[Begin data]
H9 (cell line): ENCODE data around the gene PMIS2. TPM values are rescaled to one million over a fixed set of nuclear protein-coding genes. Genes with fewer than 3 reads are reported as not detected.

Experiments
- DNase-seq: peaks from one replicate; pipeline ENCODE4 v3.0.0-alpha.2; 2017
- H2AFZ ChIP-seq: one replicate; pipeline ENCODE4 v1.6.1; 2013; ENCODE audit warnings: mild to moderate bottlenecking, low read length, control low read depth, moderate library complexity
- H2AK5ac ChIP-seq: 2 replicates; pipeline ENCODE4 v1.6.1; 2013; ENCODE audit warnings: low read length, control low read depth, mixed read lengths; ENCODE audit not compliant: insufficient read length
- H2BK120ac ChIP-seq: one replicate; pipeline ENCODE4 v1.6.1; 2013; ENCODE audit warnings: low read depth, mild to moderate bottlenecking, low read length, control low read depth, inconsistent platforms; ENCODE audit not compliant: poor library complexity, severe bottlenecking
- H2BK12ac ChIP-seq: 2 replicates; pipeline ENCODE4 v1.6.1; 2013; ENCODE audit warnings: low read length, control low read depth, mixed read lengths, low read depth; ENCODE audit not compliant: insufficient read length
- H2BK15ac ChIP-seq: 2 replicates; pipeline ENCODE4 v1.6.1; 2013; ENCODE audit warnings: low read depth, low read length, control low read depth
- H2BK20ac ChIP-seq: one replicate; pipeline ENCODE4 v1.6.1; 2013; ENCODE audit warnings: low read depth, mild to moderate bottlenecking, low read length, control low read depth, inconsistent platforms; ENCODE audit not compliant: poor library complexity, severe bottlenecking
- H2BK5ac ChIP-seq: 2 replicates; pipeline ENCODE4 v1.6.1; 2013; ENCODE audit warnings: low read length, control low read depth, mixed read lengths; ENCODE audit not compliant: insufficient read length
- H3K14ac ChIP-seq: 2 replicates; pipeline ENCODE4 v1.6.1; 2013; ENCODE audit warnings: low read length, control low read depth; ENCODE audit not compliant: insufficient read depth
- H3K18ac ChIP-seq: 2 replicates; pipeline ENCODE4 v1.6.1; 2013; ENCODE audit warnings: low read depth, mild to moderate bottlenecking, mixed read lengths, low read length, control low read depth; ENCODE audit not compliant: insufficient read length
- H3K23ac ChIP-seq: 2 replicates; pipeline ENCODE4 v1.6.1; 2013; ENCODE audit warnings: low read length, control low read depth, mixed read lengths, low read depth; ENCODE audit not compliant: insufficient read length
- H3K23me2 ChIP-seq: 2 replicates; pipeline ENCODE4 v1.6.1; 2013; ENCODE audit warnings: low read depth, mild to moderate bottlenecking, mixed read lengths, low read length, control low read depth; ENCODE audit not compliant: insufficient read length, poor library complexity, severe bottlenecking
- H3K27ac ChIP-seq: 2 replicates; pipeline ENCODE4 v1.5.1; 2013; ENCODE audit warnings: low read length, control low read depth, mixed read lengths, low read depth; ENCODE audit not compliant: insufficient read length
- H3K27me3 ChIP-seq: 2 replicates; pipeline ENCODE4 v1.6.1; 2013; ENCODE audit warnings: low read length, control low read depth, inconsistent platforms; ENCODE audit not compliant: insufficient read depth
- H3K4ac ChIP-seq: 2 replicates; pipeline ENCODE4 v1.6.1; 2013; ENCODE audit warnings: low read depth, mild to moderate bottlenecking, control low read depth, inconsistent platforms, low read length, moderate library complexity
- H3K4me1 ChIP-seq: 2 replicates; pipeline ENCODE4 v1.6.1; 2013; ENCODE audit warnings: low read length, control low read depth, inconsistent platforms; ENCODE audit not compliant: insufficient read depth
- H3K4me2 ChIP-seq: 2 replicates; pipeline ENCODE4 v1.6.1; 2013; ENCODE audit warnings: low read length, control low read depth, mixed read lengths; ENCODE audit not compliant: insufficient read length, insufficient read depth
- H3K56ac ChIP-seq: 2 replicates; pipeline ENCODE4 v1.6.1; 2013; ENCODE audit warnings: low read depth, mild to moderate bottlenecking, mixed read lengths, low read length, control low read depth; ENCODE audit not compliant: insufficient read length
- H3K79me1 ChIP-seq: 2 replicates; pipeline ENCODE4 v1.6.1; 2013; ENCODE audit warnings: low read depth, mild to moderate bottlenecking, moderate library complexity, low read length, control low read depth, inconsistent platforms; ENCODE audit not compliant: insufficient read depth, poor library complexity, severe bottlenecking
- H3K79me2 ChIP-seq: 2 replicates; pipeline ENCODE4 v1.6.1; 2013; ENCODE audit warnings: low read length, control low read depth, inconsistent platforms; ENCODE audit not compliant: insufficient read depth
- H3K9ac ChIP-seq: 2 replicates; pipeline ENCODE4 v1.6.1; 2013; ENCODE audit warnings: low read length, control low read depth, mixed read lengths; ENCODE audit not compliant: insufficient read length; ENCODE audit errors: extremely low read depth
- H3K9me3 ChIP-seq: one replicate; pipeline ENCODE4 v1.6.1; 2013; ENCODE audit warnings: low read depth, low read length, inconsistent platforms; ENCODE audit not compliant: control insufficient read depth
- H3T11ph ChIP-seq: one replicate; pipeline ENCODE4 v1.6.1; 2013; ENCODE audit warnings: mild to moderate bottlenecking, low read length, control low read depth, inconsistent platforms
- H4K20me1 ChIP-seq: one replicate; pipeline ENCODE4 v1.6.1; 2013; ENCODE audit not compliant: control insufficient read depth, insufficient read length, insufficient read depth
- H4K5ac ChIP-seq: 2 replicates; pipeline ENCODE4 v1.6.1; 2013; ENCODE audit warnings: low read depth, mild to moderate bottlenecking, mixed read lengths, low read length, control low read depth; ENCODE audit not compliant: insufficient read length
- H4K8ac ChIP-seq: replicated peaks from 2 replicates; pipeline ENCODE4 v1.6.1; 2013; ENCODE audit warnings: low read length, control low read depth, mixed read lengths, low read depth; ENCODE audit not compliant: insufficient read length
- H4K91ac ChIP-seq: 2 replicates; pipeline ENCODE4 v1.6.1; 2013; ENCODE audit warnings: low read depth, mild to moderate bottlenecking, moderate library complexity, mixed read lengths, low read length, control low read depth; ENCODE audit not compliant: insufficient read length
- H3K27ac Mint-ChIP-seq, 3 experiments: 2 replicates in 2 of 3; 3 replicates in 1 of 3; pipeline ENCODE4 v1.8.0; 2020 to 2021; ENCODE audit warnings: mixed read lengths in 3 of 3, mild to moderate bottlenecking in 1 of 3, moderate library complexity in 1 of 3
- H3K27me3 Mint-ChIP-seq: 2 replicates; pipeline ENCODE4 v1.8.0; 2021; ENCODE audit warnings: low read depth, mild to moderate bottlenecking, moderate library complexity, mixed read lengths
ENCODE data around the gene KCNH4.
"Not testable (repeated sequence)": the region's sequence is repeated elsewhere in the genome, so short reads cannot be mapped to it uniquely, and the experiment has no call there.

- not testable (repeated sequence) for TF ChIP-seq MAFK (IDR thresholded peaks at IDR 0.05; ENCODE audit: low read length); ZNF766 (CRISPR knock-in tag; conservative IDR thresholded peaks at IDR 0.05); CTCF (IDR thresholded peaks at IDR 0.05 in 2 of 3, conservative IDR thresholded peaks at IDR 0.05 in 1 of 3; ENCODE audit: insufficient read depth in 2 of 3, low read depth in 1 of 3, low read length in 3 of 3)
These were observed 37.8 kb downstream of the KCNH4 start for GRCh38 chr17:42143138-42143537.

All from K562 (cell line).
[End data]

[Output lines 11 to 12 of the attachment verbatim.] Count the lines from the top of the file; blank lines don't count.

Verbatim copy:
- H3K14ac ChIP-seq: 2 replicates; pipeline ENCODE4 v1.6.1; 2013; ENCODE audit warnings: low read length, control low read depth; ENCODE audit not compliant: insufficient read depth
- H3K18ac ChIP-seq: 2 replicates; pipeline ENCODE4 v1.6.1; 2013; ENCODE audit warnings: low read depth, mild to moderate bottlenecking, mixed read lengths, low read length, control low read depth; ENCODE audit not compliant: insufficient read length